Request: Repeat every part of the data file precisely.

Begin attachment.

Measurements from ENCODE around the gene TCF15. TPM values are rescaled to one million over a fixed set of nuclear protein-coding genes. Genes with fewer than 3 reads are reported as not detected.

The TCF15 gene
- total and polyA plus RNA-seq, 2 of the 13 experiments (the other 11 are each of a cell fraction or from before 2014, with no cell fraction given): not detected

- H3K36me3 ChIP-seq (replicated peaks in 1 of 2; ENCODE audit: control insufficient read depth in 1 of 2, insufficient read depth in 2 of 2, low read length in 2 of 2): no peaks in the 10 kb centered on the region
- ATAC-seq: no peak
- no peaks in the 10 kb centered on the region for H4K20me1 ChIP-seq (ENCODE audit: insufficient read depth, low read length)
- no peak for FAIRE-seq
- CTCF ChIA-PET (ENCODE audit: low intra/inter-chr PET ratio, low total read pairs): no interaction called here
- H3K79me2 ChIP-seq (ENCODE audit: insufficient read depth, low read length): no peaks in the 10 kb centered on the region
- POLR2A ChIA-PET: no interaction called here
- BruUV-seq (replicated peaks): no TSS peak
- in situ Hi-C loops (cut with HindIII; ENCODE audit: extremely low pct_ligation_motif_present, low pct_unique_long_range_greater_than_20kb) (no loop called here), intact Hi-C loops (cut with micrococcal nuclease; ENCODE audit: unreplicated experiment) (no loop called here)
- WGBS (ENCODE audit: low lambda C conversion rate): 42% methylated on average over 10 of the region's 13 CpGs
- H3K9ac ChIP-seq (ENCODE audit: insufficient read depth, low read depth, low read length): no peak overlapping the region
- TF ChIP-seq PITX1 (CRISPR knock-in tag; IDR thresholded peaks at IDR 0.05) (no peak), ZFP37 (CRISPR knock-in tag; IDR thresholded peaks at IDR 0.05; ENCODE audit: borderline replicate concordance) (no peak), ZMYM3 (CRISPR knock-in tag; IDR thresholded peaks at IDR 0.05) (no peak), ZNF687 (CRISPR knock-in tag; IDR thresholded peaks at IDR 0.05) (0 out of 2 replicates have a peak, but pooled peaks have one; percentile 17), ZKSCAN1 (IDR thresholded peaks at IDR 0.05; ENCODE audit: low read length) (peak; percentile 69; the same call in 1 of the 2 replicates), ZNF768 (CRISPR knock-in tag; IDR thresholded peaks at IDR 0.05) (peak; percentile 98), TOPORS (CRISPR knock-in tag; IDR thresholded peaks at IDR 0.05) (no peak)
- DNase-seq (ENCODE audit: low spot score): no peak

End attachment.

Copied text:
Measurements from ENCODE around the gene TCF15. TPM values are rescaled to one million over a fixed set of nuclear protein-coding genes. Genes with fewer than 3 reads are reported as not detected.

The TCF15 gene
- total and polyA plus RNA-seq, 2 of the 13 experiments (the other 11 are each of a cell fraction or from before 2014, with no cell fraction given): not detected

- H3K36me3 ChIP-seq (replicated peaks in 1 of 2; ENCODE audit: control insufficient read depth in 1 of 2, insufficient read depth in 2 of 2, low read length in 2 of 2): no peaks in the 10 kb centered on the region
- ATAC-seq: no peak
- no peaks in the 10 kb centered on the region for H4K20me1 ChIP-seq (ENCODE audit: insufficient read depth, low read length)
- no peak for FAIRE-seq
- CTCF ChIA-PET (ENCODE audit: low intra/inter-chr PET ratio, low total read pairs): no interaction called here
- H3K79me2 ChIP-seq (ENCODE audit: insufficient read depth, low read length): no peaks in the 10 kb centered on the region
- POLR2A ChIA-PET: no interaction called here
- BruUV-seq (replicated peaks): no TSS peak
- in situ Hi-C loops (cut with HindIII; ENCODE audit: extremely low pct_ligation_motif_present, low pct_unique_long_range_greater_than_20kb) (no loop called here), intact Hi-C loops (cut with micrococcal nuclease; ENCODE audit: unreplicated experiment) (no loop called here)
- WGBS (ENCODE audit: low lambda C conversion rate): 42% methylated on average over 10 of the region's 13 CpGs
- H3K9ac ChIP-seq (ENCODE audit: insufficient read depth, low read depth, low read length): no peak overlapping the region
- TF ChIP-seq PITX1 (CRISPR knock-in tag; IDR thresholded peaks at IDR 0.05) (no peak), ZFP37 (CRISPR knock-in tag; IDR thresholded peaks at IDR 0.05; ENCODE audit: borderline replicate concordance) (no peak), ZMYM3 (CRISPR knock-in tag; IDR thresholded peaks at IDR 0.05) (no peak), ZNF687 (CRISPR knock-in tag; IDR thresholded peaks at IDR 0.05) (0 out of 2 replicates have a peak, but pooled peaks have one; percentile 17), ZKSCAN1 (IDR thresholded peaks at IDR 0.05; ENCODE audit: low read length) (peak; percentile 69; the same call in 1 of the 2 replicates), ZNF768 (CRISPR knock-in tag; IDR thresholded peaks at IDR 0.05) (peak; percentile 98), TOPORS (CRISPR knock-in tag; IDR thresholded peaks at IDR 0.05) (no peak)
- DNase-seq (ENCODE audit: low spot score): no peak